Stefano Mantero

Università degli Studi di Torino, Torino, Piedmont, Italy

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Publications (23)91.28 Total impact

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    ABSTRACT: The Dlx and Msx homeodomain transcription factors play important roles in the control of limb development. The combined disruption of Msx1 and Msx2, as well as that of Dlx5 and Dlx6, lead to limb patterning defects with anomalies in digit number and shape. Msx1;Msx2 double mutants are characterized by the loss of derivatives of the anterior limb mesoderm which is not observed in either of the simple mutants. Dlx5;Dlx6 double mutants exhibit hindlimb ectrodactyly. While the morphogenetic action of Msx genes seems to involve the BMP molecules, the mode of action of Dlx genes still remains elusive. Here, examining the limb phenotypes of combined Dlx and Msx mutants we reveal a new Dlx-Msx regulatory loop directly involving BMPs. In Msx1;Dlx5;Dlx6 triple mutant mice (TKO), beside the expected ectrodactyly, we also observe the hallmark morphological anomalies of Msx1;Msx2 double mutants suggesting an epistatic role of Dlx5 and Dlx6 over Msx2. In Msx2;Dlx5;Dlx6 TKO mice we only observe an aggravation of the ectrodactyly defect without changes in the number of the individual components of the limb. Using a combination of qPCR, ChIP and bioinformatic analyses, we identify two Dlx/Msx regulatory pathways: 1) in the anterior limb mesoderm a non-cell autonomous Msx-Dlx regulatory loop involves BMP molecules through the AER and 2) in AER cells and, at later stages, in the limb mesoderm the regulation of Msx2 by Dlx5 and Dlx6 occurs also cell autonomously. These data bring new elements to decipher the complex AER-mesoderm dialogue that takes place during limb development and provide clues to understanding the etiology of congenital limb malformations.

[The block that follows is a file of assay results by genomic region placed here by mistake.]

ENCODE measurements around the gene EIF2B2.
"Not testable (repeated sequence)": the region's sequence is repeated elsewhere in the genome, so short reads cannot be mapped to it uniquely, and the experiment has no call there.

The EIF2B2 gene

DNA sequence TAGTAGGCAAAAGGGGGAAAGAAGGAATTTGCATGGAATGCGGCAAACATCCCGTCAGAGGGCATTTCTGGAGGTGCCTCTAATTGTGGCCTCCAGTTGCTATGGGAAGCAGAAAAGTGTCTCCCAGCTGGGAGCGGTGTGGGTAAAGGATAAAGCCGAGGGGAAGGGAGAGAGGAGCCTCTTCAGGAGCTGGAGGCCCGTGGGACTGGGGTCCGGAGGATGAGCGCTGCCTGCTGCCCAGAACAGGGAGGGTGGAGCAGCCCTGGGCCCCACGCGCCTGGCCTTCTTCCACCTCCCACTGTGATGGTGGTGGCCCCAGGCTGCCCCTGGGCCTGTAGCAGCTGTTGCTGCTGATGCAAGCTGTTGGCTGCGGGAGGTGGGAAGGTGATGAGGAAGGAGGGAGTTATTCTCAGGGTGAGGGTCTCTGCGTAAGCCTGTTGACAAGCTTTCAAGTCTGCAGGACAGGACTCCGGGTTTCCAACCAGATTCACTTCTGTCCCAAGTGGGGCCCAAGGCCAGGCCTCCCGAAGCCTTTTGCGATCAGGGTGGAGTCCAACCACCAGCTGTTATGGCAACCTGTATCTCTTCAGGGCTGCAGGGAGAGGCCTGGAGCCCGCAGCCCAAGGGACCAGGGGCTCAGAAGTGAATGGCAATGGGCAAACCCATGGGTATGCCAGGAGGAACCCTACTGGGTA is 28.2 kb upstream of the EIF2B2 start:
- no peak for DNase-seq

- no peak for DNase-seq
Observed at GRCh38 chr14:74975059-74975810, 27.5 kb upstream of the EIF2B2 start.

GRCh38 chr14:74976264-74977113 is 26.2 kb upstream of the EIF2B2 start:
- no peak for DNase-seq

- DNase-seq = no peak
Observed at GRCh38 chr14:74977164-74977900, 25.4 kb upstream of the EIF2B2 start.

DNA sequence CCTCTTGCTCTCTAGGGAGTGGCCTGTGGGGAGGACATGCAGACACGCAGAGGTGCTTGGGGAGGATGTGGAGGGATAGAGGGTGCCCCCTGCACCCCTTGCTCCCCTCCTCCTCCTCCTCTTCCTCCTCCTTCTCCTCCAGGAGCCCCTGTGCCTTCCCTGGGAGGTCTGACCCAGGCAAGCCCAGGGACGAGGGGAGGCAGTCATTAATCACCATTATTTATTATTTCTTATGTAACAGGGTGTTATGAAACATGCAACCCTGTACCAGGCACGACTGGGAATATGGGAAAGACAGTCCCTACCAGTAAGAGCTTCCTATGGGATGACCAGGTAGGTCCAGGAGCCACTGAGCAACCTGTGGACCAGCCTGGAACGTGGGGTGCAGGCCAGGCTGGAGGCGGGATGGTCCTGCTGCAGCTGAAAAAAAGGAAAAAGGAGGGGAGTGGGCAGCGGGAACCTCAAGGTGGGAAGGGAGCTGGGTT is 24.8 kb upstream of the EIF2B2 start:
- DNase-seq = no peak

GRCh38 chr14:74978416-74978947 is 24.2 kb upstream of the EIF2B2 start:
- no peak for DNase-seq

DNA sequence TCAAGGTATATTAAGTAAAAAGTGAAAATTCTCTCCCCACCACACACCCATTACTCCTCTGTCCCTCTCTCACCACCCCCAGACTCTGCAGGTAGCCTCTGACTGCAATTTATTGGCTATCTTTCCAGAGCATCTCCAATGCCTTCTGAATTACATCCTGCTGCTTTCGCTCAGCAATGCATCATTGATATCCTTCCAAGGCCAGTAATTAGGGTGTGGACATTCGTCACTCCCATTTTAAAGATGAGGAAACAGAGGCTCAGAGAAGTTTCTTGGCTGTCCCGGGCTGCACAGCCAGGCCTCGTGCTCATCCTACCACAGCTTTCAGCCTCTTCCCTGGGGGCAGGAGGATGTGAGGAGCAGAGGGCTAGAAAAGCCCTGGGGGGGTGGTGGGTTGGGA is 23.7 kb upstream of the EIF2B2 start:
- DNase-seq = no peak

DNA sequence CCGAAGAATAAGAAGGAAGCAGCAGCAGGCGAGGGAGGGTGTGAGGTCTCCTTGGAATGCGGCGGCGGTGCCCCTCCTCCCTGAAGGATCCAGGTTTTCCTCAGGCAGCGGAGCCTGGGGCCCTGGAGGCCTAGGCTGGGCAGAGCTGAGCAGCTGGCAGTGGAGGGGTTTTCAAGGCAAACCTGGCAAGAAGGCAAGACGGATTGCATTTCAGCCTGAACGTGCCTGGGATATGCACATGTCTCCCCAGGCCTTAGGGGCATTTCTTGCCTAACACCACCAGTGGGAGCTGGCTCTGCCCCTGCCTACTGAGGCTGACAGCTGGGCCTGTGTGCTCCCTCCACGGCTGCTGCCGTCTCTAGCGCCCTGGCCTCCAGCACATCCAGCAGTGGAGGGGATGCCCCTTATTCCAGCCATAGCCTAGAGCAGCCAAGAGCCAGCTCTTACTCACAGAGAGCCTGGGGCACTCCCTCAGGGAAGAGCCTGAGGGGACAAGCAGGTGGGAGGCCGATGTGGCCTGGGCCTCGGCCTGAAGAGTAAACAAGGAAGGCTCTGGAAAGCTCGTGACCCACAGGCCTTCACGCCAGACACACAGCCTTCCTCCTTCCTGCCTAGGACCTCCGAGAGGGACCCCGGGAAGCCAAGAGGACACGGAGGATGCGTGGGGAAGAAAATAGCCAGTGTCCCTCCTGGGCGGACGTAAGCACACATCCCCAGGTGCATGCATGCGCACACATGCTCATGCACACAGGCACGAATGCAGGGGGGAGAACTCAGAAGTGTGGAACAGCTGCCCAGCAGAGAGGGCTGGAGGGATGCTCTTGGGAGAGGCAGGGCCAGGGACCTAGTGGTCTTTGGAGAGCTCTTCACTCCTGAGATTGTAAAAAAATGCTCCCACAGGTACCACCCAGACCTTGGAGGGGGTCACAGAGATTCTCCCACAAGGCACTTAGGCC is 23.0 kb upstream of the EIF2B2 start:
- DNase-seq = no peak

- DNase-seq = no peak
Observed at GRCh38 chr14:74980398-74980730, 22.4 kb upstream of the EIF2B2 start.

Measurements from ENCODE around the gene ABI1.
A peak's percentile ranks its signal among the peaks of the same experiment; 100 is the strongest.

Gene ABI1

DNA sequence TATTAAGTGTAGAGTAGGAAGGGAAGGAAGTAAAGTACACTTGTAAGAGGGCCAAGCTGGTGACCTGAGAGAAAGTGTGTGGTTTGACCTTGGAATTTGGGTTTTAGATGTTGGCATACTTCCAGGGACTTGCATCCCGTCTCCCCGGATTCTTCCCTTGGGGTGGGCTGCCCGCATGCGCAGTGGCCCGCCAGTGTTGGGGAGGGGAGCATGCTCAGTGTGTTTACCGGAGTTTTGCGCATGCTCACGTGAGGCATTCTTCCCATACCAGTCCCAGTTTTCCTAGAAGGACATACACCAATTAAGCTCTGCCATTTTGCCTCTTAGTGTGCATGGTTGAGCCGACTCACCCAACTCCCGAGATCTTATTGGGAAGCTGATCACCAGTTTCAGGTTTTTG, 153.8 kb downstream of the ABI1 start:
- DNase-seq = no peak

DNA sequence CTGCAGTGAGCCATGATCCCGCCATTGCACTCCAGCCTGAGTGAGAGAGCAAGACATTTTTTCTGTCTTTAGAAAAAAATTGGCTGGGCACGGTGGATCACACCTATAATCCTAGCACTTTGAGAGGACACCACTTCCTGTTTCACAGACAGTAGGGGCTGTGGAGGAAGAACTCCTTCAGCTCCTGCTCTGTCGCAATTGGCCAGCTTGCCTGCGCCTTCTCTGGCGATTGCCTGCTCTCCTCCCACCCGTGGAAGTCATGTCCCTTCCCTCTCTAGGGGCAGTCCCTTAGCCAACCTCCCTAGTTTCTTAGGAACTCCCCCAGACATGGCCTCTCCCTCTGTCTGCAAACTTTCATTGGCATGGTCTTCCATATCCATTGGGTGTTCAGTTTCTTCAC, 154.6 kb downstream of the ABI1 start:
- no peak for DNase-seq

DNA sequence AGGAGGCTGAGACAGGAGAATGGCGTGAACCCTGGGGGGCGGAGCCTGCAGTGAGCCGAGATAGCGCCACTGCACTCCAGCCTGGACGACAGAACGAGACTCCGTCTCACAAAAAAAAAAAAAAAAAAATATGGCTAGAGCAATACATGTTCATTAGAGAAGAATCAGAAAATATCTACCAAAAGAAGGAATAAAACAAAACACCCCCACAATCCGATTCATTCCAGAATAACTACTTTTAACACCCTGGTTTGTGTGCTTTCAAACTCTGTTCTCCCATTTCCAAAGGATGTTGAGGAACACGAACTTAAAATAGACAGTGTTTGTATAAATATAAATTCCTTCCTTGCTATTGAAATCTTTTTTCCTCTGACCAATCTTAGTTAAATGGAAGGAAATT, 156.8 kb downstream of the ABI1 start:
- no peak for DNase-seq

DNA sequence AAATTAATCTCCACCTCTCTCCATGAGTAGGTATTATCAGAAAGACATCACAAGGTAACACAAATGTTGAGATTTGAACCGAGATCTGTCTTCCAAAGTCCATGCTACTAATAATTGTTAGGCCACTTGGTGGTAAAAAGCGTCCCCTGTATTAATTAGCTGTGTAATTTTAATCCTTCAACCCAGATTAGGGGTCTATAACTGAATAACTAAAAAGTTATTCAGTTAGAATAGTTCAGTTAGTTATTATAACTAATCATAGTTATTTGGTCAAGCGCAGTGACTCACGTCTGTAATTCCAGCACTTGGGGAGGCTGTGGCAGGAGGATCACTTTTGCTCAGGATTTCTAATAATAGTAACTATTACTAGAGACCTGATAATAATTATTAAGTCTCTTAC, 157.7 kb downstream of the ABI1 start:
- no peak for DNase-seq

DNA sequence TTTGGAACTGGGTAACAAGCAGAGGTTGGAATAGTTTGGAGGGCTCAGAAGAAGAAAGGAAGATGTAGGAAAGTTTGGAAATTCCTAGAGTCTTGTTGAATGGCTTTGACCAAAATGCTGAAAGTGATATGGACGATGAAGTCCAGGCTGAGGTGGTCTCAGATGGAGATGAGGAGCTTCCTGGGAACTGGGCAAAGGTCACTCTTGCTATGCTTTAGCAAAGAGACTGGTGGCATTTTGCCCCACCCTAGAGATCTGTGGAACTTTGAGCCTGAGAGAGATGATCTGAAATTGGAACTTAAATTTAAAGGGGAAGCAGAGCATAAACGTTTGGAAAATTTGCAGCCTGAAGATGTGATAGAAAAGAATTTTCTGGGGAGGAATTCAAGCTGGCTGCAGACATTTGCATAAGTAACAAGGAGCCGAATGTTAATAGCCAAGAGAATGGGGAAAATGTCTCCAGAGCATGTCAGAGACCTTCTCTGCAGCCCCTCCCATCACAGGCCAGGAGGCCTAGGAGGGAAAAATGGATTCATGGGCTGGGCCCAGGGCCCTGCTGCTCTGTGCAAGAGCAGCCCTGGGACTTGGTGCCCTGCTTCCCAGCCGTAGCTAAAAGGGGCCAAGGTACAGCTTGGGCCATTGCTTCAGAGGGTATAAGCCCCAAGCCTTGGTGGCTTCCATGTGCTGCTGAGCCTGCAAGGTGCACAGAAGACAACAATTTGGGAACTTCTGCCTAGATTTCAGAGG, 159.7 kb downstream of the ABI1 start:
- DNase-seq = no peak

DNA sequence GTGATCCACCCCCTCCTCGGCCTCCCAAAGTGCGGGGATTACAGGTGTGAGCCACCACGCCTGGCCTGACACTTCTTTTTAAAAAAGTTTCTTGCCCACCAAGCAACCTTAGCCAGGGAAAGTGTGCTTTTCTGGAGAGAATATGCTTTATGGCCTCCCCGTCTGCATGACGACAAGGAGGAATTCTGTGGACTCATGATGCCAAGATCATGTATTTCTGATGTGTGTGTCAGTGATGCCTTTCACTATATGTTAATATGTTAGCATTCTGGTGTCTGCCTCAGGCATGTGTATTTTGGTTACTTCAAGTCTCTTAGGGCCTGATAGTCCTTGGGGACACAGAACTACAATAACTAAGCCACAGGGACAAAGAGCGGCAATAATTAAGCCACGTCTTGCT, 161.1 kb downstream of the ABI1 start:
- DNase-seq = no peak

PLoS ONE 01/2013; 8(1):e51700. · 3.53 Impact Factor
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    ABSTRACT: The morphogenesis of the vertebrate skull results from highly dynamic integrated processes involving the exchange of signals between the ectoderm, the endoderm, and cephalic neural crest cells (CNCCs). Before migration CNCCs are not committed to form any specific skull element, molecular signals exchanged in restricted regions of tissue interaction are crucial in providing positional identity to the CNCCs mesenchyme and activate the specific morphogenetic process of different skeletal components of the head. In particular, the endothelin-1 (Edn1)-dependent activation of Dlx5 and Dlx6 in CNCCs that colonize the first pharyngeal arch (PA1) is necessary and sufficient to specify maxillo-mandibular identity. Here, to better analyze the spatio-temporal dynamics of this process, we associate quantitative gene expression analysis with detailed examination of skeletal phenotypes resulting from combined allelic reduction of Edn1, Dlx5, and Dlx6. We show that Edn1-dependent and -independent regulatory pathways act at different developmental times in distinct regions of PA1. The Edn1-->Dlx5/6-->Hand2 pathway is already active at E9.5 during early stages of CNCCs colonization. At later stages (E10.5) the scenario is more complex: we propose a model in which PA1 is subdivided into four adjacent territories in which distinct regulations are taking place. This new developmental model may provide a conceptual framework to interpret the craniofacial malformations present in several mouse mutants and in human first arch syndromes. More in general, our findings emphasize the importance of quantitative gene expression in the fine control of morphogenetic events.